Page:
From Bungalow to Cottage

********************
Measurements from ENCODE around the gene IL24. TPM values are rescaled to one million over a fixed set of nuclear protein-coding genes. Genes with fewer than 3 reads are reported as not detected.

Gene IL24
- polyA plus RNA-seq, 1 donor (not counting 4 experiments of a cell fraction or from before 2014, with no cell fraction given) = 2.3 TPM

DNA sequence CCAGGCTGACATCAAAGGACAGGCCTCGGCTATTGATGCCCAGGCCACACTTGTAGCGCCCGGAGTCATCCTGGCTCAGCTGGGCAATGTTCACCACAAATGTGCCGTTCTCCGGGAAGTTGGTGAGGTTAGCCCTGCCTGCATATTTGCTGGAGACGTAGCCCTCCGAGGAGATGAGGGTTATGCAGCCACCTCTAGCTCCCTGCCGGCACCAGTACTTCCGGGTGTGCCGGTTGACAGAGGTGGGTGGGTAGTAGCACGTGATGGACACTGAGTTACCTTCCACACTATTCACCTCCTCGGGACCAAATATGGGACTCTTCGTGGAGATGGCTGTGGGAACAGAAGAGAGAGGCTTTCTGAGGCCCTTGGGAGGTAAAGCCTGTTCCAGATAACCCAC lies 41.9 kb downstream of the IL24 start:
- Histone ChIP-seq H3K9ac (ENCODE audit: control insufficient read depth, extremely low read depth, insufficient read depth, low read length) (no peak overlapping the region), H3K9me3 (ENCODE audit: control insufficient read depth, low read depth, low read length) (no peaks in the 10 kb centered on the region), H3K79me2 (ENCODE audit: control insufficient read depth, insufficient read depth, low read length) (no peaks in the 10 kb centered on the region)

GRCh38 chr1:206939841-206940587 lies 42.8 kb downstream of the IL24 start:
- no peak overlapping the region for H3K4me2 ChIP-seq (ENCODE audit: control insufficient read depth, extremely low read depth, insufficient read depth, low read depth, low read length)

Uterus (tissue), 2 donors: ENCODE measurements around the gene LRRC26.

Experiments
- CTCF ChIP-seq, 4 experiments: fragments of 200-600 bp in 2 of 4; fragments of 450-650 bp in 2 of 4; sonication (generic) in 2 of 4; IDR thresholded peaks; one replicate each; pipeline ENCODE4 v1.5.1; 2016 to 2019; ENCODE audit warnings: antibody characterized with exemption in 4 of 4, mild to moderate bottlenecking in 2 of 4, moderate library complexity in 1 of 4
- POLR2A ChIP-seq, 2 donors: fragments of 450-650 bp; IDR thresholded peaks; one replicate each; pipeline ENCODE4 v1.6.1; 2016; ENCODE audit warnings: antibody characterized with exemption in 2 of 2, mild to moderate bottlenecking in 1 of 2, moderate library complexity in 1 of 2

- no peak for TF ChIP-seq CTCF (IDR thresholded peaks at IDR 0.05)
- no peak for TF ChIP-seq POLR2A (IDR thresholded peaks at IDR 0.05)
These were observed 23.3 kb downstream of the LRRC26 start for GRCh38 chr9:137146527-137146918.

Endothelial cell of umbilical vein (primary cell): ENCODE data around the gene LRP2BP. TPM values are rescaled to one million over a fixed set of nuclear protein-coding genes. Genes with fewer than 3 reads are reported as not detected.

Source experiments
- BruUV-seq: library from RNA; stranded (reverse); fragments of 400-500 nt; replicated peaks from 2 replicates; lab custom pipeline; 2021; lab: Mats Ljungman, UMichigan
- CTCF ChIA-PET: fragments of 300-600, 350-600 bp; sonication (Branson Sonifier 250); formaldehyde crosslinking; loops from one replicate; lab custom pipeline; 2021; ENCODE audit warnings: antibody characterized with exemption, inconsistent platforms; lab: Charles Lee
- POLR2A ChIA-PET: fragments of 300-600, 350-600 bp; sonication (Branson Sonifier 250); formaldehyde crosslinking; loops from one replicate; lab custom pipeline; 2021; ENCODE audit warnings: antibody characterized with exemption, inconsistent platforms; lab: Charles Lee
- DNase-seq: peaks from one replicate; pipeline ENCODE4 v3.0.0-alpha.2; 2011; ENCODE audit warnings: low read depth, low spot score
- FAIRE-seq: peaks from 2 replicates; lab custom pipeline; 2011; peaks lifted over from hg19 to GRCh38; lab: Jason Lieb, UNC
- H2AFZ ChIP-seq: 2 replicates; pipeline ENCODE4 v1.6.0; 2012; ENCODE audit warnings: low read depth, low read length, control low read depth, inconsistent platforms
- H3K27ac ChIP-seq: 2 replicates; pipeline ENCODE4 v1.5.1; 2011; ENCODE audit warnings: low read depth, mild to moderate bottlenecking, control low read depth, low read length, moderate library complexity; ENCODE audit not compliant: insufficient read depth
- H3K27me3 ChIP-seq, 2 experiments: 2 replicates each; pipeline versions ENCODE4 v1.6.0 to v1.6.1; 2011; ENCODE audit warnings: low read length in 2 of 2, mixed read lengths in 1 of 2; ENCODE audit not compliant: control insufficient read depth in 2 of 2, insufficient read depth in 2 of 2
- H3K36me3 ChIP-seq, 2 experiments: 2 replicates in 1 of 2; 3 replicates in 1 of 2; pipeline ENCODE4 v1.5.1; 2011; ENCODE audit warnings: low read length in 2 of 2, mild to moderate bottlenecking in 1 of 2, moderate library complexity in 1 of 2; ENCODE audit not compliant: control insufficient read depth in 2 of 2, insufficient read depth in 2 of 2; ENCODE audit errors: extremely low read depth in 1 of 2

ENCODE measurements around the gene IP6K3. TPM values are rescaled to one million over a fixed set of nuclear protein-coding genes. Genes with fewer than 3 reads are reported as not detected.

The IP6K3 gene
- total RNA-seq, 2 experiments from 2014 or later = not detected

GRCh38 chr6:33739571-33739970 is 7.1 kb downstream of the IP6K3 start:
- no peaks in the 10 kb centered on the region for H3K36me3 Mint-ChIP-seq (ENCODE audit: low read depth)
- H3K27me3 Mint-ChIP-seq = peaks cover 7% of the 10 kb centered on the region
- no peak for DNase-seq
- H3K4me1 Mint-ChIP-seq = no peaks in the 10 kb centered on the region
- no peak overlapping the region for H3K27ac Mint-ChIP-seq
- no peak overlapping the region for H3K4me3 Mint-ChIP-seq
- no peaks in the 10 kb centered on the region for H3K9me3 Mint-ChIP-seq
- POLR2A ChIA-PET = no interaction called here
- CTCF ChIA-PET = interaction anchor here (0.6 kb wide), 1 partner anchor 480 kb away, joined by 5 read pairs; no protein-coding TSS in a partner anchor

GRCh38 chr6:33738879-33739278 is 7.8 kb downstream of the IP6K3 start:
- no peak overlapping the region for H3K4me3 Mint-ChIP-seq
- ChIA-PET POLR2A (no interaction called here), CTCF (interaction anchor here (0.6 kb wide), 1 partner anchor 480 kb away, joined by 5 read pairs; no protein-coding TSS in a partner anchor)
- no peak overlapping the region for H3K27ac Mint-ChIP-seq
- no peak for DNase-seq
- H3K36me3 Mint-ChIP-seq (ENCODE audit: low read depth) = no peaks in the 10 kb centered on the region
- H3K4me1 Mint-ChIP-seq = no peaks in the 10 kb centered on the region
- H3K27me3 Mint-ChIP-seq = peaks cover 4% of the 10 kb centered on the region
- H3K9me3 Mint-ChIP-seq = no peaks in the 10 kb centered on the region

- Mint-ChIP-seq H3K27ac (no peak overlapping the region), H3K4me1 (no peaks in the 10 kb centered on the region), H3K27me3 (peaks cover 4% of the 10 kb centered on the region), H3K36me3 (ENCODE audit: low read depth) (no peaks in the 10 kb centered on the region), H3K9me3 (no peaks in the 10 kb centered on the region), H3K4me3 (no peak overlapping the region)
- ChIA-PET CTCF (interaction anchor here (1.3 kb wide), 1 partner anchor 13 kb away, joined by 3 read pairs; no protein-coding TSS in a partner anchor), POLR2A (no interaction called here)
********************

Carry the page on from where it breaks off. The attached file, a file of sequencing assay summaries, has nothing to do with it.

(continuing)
Period cottages are quite pricey in England and snapped up pretty quickly when they come on the market. Bungalows, built after the war are easier to find but are often located near busy roads or clumped together in rows of almost identical houses. One of the advantages of bungalows, however, is that since they have no period features, it is easier to get building permits to make improvements or to enlarge the house if it is situated correctly on its land. The brief from my client was to find a bungalow with potential in a great location with a good-sized, fenced garden as the English so love their gardens. I visited more than thirty properties before my client and I settled on this three-bedroom house surrounded by fields and foot paths near a beautiful period cottage and within walking distance of a river. “Shangri La”, which I quickly petitioned to rename “Field House” was well-built and had room to add to if desired. It also had a mature hedge surrounding the property and a nice feel to it. The back of the house facing the garden had an inexpensive glassed-in porch, which acted as the covered entry. Walking in to the front door of the house one immediately came upon a wall and had to turn left to the kitchen or right to a hallway that lead to the study. What should have been a sitting room had been made into the master bedroom and a utility room did not exist. The two bedrooms under the eaves shared a low-level toilet and a sink. My first task was to draw up the renovations with two options. In the first option, I remodeled and redistributed the existing space making an open plan kitchen, and creating a utility room. The effect was to open the front entry so that one could see straight through to the garden in the back upon coming in the front door. I created a full bath upstairs with sky-lights and a master suite so it would open to the new terrace and garden. The second option involved a building extension to the front of the house with a dining room and a powder room as well as attaching a bathroom to the study so it could be used as an extra bedroom. While those plans were in the permitting stages, I turned my attention to the embellishment of the garden. Large field-grown trees were planted to create a tree-lined driveway and flowerbeds were added with both evergreen and herbaceous plants. Mature climbing vines were then planted on the exterior of the house, the glassed-in porch was removed and a terrace was created on the back of the house leading to a gazebo. More large trees and schrubs were strategically placed throughout the garden. Large stone pavers were installed all around to resemble flag-stones. Within four months the house was transformed from a simple “bungalow” to a charming home with a “ country cottage” feel.